Multiculturalism scores: Why inclusion is the biggest winner at the FIFA World Cup
Even when nationalities, colour and religion divides, Football finds a way to bring people together.
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The beautiful game, or as it's popularly known, football, is more than just an ordinary sport.
With billions following the game, football's popularity spans across countries and continents helping it act as a great unifier of people and cultures. The biggest proof of this is the ongoing Fifa World Cup which is currently in its last leg with only the third/fourth spot game as well as the final left to be played.
Though on paper the current edition of the world cup is only giving teams from 32 countries the chance to showcase their talent, however, in reality, the tournament has given a lot more than 32 nations the chance to represent their people, cultures and ambitions.
And that is the beauty of football.
Even when nationalities, colour and religion divides, football finds a way to bring people together. It finds a way to help inclusiveness and multiculturalism score.
Kylian Mbappe celebrating after scoring against Argentina. [Photo: Reuters]
Shrinking the globe, one kick at a time
As this report from Quartz explains, the current world cup has been a truly global event, and not just a tournament where the Footballing elite joined together to kick ball while the rest of the globe watched on. One in 10 players playing at the World Cup were born outside the country they play for, with teams such as Morocco even fielding "foreign" born players from as many as 6 different countries.
The country's 23 person squad for the World Cup featured 17 players who were not born in the country – eight in France, five in the Netherlands, two in Spain, and one each in Canada and Belgium with the team coached by a Frenchman, Hervé Renard.
Even the instructions and team talks to the players were given in three languages: English, French, and Arabic as they spoke a mix of French, Spanish, Flemish, Dutch and German, but also Arabic and Tamazight, a Berber language spoken in parts of the country.
Then there are countries like Senegal and Tunisia who fielded as many as nine foreign-born players in their team. Even heavyweights such as Portugal and Switzerland sent teams with a good number of foreign-born players.
And these weren't the anomalies, as only 10 teams out of the 32 managed to field teams stitched from players born within their borders.
Moroccan football team celebrates scoring against Spain. [Photo: AP]
The world's World Cup
The story of Morocco’s national team – and that of 21 other multicultural teams – at this tournament is one that describes how this was in many ways the world's World Cup.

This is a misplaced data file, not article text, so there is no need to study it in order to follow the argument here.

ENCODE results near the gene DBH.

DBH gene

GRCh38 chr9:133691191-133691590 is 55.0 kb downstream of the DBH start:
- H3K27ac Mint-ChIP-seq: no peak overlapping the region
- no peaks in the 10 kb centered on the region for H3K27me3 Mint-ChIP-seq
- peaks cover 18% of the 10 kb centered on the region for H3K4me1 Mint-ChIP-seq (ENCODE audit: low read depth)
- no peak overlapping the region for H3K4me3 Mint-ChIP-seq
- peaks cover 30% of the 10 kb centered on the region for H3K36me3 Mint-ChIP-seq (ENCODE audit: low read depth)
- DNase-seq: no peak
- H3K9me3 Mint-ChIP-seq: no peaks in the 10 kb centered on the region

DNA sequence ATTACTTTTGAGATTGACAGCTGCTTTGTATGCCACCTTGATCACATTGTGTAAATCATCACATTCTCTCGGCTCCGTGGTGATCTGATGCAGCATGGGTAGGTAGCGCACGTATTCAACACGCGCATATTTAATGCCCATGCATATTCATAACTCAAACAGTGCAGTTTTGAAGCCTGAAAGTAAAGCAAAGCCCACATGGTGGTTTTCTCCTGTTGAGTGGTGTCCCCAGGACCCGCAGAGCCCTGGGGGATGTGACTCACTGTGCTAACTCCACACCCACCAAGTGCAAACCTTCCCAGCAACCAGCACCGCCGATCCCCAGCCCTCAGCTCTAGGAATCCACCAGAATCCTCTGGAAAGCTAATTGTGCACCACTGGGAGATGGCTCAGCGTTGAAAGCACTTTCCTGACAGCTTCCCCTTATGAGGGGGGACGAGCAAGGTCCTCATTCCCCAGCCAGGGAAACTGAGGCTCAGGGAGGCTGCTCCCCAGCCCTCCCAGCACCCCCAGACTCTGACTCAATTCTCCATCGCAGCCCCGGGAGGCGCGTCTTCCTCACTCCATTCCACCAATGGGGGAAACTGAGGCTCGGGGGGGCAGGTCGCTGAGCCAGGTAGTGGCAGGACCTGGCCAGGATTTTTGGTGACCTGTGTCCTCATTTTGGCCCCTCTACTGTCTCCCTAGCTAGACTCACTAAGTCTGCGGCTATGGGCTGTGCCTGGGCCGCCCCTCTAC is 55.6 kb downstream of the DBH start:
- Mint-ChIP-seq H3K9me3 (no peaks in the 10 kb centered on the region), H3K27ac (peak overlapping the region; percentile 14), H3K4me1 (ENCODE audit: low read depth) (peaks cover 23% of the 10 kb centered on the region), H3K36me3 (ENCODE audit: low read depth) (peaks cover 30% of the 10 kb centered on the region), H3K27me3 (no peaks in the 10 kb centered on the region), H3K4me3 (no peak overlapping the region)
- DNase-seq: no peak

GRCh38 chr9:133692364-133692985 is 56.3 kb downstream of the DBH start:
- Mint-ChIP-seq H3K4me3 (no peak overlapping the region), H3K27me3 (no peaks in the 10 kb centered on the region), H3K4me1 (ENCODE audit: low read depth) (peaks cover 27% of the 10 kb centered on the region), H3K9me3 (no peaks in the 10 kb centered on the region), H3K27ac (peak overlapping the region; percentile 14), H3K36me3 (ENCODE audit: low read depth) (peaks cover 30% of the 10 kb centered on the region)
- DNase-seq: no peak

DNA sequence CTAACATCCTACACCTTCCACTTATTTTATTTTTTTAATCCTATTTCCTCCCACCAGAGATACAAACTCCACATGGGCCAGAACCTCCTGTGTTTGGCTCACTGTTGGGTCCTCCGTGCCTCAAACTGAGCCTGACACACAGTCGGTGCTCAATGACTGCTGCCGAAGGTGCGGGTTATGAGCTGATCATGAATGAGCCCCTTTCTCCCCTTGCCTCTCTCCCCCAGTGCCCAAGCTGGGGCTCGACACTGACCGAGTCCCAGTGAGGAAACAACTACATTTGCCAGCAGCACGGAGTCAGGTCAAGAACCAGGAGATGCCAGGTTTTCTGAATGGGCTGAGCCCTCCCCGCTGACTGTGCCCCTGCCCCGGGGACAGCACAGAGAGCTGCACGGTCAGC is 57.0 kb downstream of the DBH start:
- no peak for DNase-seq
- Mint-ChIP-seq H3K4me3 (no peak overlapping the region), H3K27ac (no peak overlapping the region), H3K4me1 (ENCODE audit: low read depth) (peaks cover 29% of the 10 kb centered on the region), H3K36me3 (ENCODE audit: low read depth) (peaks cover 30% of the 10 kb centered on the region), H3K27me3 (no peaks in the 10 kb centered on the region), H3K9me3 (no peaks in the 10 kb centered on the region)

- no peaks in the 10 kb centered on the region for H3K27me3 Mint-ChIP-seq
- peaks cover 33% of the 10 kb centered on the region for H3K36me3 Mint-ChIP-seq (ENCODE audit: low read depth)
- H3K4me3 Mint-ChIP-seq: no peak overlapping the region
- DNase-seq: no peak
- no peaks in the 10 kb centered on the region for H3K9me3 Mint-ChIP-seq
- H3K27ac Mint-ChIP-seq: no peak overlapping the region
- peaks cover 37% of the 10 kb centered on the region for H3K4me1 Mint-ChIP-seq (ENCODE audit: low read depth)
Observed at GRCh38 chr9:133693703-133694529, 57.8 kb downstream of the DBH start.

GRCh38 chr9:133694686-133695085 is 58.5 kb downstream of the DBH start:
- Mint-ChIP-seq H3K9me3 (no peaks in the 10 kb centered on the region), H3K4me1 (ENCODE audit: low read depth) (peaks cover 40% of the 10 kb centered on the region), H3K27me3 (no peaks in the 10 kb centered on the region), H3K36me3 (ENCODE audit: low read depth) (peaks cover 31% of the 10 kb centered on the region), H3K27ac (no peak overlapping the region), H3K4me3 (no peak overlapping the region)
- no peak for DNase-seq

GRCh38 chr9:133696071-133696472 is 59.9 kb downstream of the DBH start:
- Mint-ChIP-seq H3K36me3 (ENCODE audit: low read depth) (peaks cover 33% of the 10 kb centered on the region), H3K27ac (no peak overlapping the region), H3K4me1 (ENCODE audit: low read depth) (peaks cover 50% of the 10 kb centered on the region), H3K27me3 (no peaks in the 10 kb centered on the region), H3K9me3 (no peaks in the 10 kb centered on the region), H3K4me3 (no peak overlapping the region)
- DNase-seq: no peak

More than giving players a platform to showcase their talents, this world cup gave the chance to their families and fans to celebrate the success of a country they are not just thousands of kilometers away from, but whose land they would possibly never even get a chance to set foot on.
Case in point, the French wonder kid, Kylian Mbappe, who despite being born in France and having come through the ranks at French club AS Monaco, and currently playing for the Paris Saint Germain, is being cheered on by millions across Cameroon and Algeria – the latter being the country of birth of his mother, while the former is where his father was born – in addition to his home country France at this world cup.
Former French captain Zinedine Zidane. [Photo: AP]
And Mbappe isn't the only one. Manchester United's Paul Pogba is another big name who will represent the Les Blues in the final against Croatia on Sunday despite having roots outside picturesque France. Interestingly, these two will join the likes of Patrick Viera and Zinedine Zidane – both players who have lined up for France in a world cup final despite having roots outside the country.
However, for most people who follow Football across the year, these stories will not come as anything special. Club football, which arguably enjoys a greater following than international tournaments, allows players from different nations to make up teams for the most prestigious clubs around the globe.
Teams like Chelsea FC, Manchester United, FC Barcelona and Juventus FC – clubs based in capitals of the biggest countries across Europe – currently sport multicultural teams of players from across all continents on the globe. And they do so in the face of xenophobic movements that are running havoc in the continent by seeking to alienate one human being from the other based on their race and religion.